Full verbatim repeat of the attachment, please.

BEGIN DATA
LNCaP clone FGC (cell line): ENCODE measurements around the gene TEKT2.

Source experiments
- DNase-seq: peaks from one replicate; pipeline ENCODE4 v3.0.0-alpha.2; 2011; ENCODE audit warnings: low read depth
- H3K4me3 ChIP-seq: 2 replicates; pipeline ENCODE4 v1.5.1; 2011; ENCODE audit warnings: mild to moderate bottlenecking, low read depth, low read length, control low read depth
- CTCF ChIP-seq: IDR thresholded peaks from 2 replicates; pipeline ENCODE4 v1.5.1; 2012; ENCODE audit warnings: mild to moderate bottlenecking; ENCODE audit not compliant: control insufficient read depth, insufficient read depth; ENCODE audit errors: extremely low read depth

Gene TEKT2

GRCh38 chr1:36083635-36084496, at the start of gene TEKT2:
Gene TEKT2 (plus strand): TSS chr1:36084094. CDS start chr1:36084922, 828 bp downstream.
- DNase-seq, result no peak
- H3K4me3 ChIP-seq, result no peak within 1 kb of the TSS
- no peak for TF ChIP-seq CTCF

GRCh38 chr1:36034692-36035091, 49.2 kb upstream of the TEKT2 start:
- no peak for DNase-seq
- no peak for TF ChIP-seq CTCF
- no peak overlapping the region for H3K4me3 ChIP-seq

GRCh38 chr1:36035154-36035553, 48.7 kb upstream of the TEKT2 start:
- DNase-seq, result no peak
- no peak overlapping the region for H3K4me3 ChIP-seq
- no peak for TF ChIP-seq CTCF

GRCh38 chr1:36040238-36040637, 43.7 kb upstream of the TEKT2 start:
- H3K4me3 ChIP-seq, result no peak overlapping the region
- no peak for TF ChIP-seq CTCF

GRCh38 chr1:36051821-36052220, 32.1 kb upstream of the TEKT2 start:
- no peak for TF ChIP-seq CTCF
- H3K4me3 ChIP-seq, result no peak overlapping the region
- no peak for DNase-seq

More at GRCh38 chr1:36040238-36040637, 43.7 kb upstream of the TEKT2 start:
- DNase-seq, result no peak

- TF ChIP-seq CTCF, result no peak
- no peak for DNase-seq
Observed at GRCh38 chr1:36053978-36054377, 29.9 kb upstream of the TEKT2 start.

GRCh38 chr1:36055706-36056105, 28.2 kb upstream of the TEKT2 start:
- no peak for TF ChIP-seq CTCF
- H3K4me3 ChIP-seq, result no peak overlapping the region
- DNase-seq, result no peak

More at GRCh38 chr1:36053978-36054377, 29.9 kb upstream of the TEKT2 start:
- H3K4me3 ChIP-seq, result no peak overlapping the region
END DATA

LNCaP clone FGC (cell line): ENCODE measurements around the gene TEKT2.

Source experiments
- DNase-seq: peaks from one replicate; pipeline ENCODE4 v3.0.0-alpha.2; 2011; ENCODE audit warnings: low read depth
- H3K4me3 ChIP-seq: 2 replicates; pipeline ENCODE4 v1.5.1; 2011; ENCODE audit warnings: mild to moderate bottlenecking, low read depth, low read length, control low read depth
- CTCF ChIP-seq: IDR thresholded peaks from 2 replicates; pipeline ENCODE4 v1.5.1; 2012; ENCODE audit warnings: mild to moderate bottlenecking; ENCODE audit not compliant: control insufficient read depth, insufficient read depth; ENCODE audit errors: extremely low read depth

Gene TEKT2

GRCh38 chr1:36083635-36084496, at the start of gene TEKT2:
Gene TEKT2 (plus strand): TSS chr1:36084094. CDS start chr1:36084922, 828 bp downstream.
- DNase-seq, result no peak
- H3K4me3 ChIP-seq, result no peak within 1 kb of the TSS
- no peak for TF ChIP-seq CTCF

GRCh38 chr1:36034692-36035091, 49.2 kb upstream of the TEKT2 start:
- no peak for DNase-seq
- no peak for TF ChIP-seq CTCF
- no peak overlapping the region for H3K4me3 ChIP-seq

GRCh38 chr1:36035154-36035553, 48.7 kb upstream of the TEKT2 start:
- DNase-seq, result no peak
- no peak overlapping the region for H3K4me3 ChIP-seq
- no peak for TF ChIP-seq CTCF

GRCh38 chr1:36040238-36040637, 43.7 kb upstream of the TEKT2 start:
- H3K4me3 ChIP-seq, result no peak overlapping the region
- no peak for TF ChIP-seq CTCF

GRCh38 chr1:36051821-36052220, 32.1 kb upstream of the TEKT2 start:
- no peak for TF ChIP-seq CTCF
- H3K4me3 ChIP-seq, result no peak overlapping the region
- no peak for DNase-seq

More at GRCh38 chr1:36040238-36040637, 43.7 kb upstream of the TEKT2 start:
- DNase-seq, result no peak

- TF ChIP-seq CTCF, result no peak
- no peak for DNase-seq
Observed at GRCh38 chr1:36053978-36054377, 29.9 kb upstream of the TEKT2 start.

GRCh38 chr1:36055706-36056105, 28.2 kb upstream of the TEKT2 start:
- no peak for TF ChIP-seq CTCF
- H3K4me3 ChIP-seq, result no peak overlapping the region
- DNase-seq, result no peak

More at GRCh38 chr1:36053978-36054377, 29.9 kb upstream of the TEKT2 start:
- H3K4me3 ChIP-seq, result no peak overlapping the region